Keywords

  • building simulation
  • validation
  • calibration
  • energy efficiency in buildings
  • districts
  • load profiles
  • real time simulation
  • education
  • HVAC
  • human behaviour
  • optimization

Published Papers (10 papers)

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Research

Open AccessArticle
A Methodology to Investigate the Deviations between Simple and Detailed Dynamic Methods for the Building Energy Performance Assessment
Energies 2020, 13(23), 6217; https://doi.org/10.3390/en13236217 - 26 Nov 2020
Viewed by 366
Abstract
The research investigates the validity of the simple hourly method, as introduced by the EN ISO 52016-1 standard, for the assessment of the building energy demand for heating and cooling, by comparing it with a detailed dynamic model (EnergyPlus). A new methodology is [...] Read more.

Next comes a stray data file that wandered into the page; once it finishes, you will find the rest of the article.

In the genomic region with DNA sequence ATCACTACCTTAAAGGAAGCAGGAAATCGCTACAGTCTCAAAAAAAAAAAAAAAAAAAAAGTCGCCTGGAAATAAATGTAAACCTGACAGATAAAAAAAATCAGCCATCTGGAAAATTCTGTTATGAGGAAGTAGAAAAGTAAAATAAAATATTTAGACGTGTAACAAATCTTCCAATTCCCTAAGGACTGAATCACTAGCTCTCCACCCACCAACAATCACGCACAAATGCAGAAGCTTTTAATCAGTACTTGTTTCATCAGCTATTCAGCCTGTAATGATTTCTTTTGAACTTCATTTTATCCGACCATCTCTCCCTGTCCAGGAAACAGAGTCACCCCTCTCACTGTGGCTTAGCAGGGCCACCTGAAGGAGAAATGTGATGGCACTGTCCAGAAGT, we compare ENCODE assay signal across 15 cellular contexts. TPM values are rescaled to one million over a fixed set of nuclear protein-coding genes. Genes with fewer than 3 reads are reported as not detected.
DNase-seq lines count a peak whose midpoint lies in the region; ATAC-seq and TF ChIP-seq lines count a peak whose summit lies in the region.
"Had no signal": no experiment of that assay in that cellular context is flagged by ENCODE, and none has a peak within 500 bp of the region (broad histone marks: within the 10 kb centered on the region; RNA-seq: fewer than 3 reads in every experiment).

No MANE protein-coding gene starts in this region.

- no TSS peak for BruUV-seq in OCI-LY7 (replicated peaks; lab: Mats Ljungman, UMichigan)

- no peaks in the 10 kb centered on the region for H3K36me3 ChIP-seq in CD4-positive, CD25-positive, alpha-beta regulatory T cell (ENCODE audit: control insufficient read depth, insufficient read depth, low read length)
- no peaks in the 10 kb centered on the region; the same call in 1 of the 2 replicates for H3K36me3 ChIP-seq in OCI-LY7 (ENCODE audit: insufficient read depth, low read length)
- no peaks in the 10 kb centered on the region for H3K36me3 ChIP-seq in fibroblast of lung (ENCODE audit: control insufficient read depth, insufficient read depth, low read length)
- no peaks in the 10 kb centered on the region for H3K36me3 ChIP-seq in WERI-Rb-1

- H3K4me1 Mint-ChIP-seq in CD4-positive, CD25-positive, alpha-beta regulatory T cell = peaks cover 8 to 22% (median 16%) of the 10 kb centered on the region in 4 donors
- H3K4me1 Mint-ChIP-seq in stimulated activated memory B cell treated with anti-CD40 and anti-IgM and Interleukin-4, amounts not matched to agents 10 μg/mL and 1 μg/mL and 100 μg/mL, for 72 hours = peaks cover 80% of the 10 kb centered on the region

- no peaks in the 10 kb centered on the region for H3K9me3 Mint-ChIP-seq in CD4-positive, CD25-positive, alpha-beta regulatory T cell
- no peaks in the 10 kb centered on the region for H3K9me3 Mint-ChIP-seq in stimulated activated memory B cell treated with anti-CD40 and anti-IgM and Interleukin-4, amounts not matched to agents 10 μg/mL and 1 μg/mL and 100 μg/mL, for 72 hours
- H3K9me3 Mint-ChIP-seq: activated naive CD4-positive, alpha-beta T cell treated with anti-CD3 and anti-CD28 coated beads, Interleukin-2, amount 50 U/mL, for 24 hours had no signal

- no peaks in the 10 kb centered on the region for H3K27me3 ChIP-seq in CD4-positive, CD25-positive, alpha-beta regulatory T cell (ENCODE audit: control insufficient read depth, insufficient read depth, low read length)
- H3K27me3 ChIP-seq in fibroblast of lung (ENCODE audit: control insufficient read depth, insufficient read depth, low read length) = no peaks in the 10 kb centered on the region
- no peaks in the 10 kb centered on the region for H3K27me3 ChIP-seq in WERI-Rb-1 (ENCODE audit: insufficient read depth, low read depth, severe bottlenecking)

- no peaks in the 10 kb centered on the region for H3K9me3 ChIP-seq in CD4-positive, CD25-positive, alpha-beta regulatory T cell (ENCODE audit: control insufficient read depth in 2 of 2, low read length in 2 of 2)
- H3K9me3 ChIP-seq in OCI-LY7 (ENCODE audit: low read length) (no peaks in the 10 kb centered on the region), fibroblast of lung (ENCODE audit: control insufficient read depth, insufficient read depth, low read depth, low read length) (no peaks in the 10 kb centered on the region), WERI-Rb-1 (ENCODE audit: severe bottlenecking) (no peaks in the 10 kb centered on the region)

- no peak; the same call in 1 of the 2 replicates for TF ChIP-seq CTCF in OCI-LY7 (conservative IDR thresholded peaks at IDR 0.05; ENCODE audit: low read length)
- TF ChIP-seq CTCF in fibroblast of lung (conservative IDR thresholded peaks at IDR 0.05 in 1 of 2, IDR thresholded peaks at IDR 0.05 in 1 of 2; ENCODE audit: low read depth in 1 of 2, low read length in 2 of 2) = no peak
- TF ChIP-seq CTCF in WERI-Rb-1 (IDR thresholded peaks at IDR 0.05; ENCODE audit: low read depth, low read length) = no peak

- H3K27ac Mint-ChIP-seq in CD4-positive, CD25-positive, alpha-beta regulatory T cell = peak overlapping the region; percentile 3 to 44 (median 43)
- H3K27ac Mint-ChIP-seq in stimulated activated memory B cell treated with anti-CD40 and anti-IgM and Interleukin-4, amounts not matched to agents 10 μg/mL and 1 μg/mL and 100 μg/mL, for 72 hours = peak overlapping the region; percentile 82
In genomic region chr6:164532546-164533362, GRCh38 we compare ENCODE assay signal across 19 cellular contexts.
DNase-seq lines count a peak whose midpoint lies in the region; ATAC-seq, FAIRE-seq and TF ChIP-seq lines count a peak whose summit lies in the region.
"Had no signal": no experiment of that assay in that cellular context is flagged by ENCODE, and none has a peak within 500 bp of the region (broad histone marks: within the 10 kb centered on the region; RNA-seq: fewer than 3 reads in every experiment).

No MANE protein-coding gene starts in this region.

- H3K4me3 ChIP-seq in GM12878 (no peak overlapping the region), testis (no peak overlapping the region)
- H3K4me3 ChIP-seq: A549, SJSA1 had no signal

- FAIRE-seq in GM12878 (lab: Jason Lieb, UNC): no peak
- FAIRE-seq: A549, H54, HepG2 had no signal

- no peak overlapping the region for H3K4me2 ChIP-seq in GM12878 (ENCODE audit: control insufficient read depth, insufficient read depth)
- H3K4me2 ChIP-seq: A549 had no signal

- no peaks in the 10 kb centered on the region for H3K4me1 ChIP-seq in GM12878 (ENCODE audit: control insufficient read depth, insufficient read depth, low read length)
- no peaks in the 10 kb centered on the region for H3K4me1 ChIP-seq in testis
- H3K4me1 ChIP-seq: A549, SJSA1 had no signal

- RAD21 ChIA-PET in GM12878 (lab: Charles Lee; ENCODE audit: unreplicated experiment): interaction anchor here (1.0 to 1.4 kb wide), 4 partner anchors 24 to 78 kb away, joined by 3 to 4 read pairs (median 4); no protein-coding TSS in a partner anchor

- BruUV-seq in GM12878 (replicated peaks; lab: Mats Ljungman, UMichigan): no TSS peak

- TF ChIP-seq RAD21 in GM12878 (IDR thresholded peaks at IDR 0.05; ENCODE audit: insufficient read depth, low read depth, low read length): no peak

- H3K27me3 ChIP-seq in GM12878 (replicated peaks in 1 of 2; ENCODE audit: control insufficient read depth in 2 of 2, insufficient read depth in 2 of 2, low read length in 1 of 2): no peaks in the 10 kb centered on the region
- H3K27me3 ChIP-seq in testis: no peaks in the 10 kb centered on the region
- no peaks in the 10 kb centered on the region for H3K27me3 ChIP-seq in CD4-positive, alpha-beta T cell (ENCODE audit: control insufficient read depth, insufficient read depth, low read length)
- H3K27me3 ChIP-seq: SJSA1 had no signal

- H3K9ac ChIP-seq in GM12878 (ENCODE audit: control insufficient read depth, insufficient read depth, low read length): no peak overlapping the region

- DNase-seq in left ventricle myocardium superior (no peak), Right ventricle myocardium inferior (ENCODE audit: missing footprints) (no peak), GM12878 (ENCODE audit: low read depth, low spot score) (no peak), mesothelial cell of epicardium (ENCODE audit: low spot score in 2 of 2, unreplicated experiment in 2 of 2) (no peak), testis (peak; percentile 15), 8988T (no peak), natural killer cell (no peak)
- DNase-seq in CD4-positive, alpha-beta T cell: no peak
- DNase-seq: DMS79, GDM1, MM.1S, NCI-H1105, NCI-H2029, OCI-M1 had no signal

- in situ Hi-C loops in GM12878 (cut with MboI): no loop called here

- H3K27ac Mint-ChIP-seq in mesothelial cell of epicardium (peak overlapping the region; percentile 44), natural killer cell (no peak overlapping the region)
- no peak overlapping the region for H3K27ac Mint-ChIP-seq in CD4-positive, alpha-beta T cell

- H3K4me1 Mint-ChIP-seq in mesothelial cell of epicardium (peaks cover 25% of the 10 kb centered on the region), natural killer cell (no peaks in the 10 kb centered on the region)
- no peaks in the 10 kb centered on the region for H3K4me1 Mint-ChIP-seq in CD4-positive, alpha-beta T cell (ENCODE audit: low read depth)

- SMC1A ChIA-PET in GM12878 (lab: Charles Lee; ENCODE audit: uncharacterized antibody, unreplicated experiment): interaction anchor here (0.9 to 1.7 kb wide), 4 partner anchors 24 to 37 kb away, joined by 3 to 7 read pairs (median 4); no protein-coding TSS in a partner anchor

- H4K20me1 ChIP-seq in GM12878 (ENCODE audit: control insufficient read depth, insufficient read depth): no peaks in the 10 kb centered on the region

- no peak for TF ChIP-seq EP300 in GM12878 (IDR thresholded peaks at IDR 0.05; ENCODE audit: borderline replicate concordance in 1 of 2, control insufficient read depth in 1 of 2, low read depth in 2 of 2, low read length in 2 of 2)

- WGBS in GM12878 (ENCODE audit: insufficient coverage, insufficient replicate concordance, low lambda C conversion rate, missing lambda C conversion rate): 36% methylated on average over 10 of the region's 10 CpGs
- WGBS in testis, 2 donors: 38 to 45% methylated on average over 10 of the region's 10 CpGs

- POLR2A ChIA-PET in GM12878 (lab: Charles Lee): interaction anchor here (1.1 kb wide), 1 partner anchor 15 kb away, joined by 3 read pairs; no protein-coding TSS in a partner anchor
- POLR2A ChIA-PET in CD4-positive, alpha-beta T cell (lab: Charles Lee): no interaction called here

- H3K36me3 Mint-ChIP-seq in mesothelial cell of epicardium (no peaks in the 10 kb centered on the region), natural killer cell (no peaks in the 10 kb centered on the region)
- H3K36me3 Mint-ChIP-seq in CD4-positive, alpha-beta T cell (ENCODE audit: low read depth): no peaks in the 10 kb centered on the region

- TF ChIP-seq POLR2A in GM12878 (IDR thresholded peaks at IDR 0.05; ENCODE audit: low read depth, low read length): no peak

The research investigates the validity of the simple hourly method, as introduced by the EN ISO 52016-1 standard, for the assessment of the building energy demand for heating and cooling, by comparing it with a detailed dynamic model (EnergyPlus). A new methodology is provided to identify and quantify the causes of deviations between the models. It consists in the split of the contributions of the air heat balance (AHB) equation by dynamic driving force, and in the adoption of consistency options of the modeling parameters related to specific physical phenomena. A case study approach is adopted in the article to achieve the research objective. The results show that the deviations in the heating and cooling loads between the two calculation methods can be mainly ascribed to the use of different surface heat transfer coefficients, and to a different modeling of the extra thermal radiation to the sky. Providing a methodology to validate the calculation method, this work is intended to contribute to the enhancement of the use of simple dynamic models and to the improvement of the standardization activity. Full article